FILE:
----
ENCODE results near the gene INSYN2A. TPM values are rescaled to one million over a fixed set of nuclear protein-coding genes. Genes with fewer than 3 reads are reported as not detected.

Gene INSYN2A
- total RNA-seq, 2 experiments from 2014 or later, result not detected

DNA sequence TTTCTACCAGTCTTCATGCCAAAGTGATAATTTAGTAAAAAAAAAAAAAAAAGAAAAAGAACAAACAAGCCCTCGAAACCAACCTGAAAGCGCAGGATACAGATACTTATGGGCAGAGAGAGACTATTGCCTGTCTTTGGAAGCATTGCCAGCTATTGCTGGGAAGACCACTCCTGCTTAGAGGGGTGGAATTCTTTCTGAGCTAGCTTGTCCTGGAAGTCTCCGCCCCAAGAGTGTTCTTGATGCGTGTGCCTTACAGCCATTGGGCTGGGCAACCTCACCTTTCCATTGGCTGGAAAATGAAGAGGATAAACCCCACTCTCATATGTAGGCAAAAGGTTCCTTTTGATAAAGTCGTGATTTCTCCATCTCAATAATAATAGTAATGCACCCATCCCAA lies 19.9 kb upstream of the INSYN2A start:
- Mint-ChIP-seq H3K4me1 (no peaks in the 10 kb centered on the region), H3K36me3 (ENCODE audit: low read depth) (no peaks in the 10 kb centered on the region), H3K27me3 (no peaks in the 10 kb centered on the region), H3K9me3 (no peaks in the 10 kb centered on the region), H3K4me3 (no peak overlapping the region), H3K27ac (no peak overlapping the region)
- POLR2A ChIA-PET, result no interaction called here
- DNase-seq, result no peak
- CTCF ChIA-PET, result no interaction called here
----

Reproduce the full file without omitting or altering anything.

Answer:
ENCODE results near the gene INSYN2A. TPM values are rescaled to one million over a fixed set of nuclear protein-coding genes. Genes with fewer than 3 reads are reported as not detected.

Gene INSYN2A
- total RNA-seq, 2 experiments from 2014 or later, result not detected

DNA sequence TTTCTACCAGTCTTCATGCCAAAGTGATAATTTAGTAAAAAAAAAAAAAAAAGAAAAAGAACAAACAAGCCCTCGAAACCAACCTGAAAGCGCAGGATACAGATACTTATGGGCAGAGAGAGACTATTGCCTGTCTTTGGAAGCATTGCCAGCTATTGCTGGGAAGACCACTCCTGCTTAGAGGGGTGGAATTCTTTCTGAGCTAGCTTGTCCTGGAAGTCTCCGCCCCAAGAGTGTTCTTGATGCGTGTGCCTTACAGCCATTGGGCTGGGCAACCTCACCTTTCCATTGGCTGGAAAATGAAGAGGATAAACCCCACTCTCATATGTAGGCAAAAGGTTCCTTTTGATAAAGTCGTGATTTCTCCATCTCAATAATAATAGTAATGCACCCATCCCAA lies 19.9 kb upstream of the INSYN2A start:
- Mint-ChIP-seq H3K4me1 (no peaks in the 10 kb centered on the region), H3K36me3 (ENCODE audit: low read depth) (no peaks in the 10 kb centered on the region), H3K27me3 (no peaks in the 10 kb centered on the region), H3K9me3 (no peaks in the 10 kb centered on the region), H3K4me3 (no peak overlapping the region), H3K27ac (no peak overlapping the region)
- POLR2A ChIA-PET, result no interaction called here
- DNase-seq, result no peak
- CTCF ChIA-PET, result no interaction called here